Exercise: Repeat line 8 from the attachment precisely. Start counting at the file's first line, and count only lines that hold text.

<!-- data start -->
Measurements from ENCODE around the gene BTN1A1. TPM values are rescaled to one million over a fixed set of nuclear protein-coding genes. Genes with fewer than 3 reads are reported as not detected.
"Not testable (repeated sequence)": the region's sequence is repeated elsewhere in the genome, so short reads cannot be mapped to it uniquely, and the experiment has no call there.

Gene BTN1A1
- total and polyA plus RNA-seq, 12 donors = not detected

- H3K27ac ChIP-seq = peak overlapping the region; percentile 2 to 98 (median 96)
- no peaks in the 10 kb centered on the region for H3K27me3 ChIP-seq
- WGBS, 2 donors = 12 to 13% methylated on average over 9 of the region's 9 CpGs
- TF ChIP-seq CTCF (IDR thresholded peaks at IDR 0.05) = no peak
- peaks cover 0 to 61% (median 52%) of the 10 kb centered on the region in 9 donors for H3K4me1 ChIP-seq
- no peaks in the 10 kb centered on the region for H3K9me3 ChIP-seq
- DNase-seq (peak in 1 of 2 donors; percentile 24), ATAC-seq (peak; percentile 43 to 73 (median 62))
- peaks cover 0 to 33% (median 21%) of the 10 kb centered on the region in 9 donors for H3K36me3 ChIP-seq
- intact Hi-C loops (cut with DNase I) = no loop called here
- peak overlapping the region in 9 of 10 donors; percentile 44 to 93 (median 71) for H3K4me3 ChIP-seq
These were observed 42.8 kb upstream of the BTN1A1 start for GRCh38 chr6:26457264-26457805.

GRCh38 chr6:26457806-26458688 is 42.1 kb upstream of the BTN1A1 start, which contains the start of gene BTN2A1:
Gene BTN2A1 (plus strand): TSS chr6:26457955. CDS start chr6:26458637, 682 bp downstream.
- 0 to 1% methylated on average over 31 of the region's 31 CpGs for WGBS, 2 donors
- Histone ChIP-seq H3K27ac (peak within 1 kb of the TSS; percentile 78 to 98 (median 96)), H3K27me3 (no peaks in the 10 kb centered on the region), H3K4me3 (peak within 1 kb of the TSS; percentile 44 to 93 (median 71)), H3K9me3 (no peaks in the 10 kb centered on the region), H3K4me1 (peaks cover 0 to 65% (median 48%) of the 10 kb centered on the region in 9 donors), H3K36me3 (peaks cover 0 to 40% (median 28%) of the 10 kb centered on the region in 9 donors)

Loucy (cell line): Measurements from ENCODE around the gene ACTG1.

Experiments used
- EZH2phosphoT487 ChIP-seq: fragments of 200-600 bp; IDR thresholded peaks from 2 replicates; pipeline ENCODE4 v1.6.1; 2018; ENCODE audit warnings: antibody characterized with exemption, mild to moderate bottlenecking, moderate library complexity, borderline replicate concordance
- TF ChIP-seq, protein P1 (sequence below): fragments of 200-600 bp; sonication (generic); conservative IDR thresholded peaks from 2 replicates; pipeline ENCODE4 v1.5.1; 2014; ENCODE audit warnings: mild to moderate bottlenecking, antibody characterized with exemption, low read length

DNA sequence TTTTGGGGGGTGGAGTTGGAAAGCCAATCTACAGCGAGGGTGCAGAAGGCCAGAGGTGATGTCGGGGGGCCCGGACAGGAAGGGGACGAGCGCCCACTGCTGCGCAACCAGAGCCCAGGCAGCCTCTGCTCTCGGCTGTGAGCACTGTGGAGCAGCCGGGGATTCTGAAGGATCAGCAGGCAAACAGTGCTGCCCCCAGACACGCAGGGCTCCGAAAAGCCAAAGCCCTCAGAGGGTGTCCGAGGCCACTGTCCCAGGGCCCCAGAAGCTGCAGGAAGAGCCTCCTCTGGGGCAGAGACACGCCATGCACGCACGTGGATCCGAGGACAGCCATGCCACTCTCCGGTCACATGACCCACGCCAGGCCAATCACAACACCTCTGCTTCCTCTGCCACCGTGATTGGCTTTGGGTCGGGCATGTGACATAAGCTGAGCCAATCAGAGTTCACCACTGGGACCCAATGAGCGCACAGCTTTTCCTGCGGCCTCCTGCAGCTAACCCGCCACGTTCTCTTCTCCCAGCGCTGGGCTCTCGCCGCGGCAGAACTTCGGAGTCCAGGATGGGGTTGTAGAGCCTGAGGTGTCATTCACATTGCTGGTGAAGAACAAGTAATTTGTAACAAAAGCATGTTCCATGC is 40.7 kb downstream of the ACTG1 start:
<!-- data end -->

- TF ChIP-seq CTCF (IDR thresholded peaks at IDR 0.05) = no peak